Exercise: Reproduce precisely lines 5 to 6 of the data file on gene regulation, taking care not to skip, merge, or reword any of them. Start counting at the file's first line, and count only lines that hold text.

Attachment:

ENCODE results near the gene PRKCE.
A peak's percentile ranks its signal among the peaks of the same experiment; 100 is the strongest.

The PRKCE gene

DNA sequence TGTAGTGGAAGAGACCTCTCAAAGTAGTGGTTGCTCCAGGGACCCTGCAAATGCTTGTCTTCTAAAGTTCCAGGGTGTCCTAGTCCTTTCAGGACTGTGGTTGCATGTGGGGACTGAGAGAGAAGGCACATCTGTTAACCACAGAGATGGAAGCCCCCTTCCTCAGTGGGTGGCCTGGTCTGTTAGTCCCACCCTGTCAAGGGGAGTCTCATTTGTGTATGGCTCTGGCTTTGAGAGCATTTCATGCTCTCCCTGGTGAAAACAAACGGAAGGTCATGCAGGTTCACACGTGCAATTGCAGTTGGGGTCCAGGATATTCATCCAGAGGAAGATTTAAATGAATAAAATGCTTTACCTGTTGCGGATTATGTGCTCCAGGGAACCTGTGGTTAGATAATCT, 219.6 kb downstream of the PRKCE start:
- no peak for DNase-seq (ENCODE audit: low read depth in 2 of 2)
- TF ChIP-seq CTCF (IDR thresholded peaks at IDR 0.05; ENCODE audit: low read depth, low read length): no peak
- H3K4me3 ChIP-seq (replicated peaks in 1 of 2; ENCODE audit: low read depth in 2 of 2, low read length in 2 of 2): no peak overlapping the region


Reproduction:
- no peak for DNase-seq (ENCODE audit: low read depth in 2 of 2)
- TF ChIP-seq CTCF (IDR thresholded peaks at IDR 0.05; ENCODE audit: low read depth, low read length): no peak